Something Old, Something New

Chesterton, if I remember correctly, referred to Rome as a "living city." It isn't just ancient ruins. But it has ancient ruins, and ancient things that are not so ruined, and the incongruity of the ancient things existing right up against the modern fascinated me throughout the trip.

Of course, the incongruities were not limited to Rome, nor to the juxtaposition of old and new. Everywhere I looked, I found something to boggle the brain.

Exempli gratia:

Cherub with the usual innocent baby face, clinging to the head of a gargoyle:

I have to admit that weirded me out a little.

In Siena, you could theoretically tie your horse at one of the iron rings in the walls and walk across the street to a svelte little boutique embedded in the old stone. You could buy your designer boots, while your horse dodged a lot of well-dressed Italians and the occasional Smart car.

A similarly interesting experience is standing next to the ancient Roman wall--right next to it, because the cars and buses go hurtling past about thirty inches from your nose. Lou and I didn't take any pictures of that. When you're afraid for your life, you're not necessarily thinking about pulling out your camera.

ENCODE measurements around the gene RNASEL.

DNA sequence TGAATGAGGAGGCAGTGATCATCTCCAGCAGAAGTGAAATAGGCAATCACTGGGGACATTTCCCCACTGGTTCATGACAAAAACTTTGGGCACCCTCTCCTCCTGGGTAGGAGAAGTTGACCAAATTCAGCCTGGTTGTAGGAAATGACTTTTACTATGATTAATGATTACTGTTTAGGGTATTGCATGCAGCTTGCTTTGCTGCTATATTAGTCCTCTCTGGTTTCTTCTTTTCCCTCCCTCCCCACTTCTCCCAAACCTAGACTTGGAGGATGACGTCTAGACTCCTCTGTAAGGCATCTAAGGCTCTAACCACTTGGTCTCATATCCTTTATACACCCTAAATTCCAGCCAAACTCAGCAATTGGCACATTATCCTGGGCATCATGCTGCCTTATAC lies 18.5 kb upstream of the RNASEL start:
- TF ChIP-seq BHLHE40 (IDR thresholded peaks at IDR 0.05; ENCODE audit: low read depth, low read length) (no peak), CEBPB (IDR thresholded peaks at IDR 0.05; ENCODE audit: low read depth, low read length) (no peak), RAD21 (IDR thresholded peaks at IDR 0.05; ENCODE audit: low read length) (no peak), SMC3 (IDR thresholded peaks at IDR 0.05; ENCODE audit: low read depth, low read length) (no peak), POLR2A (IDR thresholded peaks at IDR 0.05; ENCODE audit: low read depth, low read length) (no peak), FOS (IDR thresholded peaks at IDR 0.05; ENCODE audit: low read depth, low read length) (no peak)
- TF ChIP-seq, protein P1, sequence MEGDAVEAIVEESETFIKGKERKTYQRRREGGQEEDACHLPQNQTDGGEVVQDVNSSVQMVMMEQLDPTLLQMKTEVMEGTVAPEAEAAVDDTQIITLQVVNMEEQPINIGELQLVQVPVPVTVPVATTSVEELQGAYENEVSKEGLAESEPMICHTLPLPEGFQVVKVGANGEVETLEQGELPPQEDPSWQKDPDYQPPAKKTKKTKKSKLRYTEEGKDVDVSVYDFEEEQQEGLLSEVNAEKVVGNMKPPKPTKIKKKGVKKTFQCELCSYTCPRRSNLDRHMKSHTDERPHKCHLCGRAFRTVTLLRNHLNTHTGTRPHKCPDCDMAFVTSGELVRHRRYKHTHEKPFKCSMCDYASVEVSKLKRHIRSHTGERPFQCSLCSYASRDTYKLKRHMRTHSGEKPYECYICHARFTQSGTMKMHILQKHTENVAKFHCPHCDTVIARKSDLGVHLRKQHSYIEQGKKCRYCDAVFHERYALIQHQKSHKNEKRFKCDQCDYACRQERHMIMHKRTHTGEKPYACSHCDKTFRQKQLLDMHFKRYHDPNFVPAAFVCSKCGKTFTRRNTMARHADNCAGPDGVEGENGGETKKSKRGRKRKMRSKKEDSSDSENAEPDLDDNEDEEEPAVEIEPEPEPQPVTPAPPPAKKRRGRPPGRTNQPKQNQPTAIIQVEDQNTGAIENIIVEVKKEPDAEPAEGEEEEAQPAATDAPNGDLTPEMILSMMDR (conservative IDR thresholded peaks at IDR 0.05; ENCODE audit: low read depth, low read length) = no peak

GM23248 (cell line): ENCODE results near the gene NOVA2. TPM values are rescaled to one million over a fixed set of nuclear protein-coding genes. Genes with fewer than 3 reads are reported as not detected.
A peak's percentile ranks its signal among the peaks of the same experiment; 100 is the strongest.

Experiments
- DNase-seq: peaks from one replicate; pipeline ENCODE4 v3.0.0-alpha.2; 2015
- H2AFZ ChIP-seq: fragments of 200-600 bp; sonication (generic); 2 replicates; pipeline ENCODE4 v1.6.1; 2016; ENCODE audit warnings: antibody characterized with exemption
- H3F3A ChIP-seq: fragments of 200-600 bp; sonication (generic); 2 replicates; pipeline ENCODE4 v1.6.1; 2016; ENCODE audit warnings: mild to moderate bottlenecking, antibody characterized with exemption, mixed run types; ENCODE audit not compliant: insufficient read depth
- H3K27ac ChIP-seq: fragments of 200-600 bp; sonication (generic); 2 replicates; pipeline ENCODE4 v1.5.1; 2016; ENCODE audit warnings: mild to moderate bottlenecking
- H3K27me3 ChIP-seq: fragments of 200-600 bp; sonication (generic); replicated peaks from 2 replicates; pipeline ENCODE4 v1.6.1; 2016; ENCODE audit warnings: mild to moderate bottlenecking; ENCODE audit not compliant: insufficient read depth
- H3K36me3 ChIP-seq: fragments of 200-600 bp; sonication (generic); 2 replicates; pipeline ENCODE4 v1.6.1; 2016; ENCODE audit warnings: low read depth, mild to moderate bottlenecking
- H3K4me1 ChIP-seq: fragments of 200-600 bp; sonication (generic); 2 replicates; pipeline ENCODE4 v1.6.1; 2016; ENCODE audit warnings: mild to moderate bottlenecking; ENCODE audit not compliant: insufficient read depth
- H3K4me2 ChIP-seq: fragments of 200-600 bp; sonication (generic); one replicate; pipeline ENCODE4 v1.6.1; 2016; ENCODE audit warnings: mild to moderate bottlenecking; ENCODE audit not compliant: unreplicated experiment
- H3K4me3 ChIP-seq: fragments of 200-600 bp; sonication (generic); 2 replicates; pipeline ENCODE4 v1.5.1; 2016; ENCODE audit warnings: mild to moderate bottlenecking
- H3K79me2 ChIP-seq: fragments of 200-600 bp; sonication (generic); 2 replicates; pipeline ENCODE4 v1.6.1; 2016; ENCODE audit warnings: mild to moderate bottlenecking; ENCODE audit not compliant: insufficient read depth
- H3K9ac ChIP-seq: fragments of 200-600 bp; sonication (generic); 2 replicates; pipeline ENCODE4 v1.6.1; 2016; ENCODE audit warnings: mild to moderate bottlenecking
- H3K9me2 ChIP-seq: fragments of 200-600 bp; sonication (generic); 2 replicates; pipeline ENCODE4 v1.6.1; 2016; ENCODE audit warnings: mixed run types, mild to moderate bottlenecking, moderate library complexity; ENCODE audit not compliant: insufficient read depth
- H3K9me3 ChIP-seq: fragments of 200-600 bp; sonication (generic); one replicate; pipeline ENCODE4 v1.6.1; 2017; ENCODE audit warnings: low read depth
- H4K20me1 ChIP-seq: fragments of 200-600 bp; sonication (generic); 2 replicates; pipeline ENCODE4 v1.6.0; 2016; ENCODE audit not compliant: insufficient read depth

Slick colorful modern machines next to stones that have been in one heap for millenia are a natural progression of living in an ancient city. Less natural or comprehensible was the idea some overeducated artistic director had of placing hideous, formless white statuary amidst the ruins of the Roman Forum.

Very strange.

More positively, Rome contains another incongruity at its very heart; one repeated over and over, but never more obviously than in the great and glorious temple designed to reverence a carpenter in the name of a fisherman.

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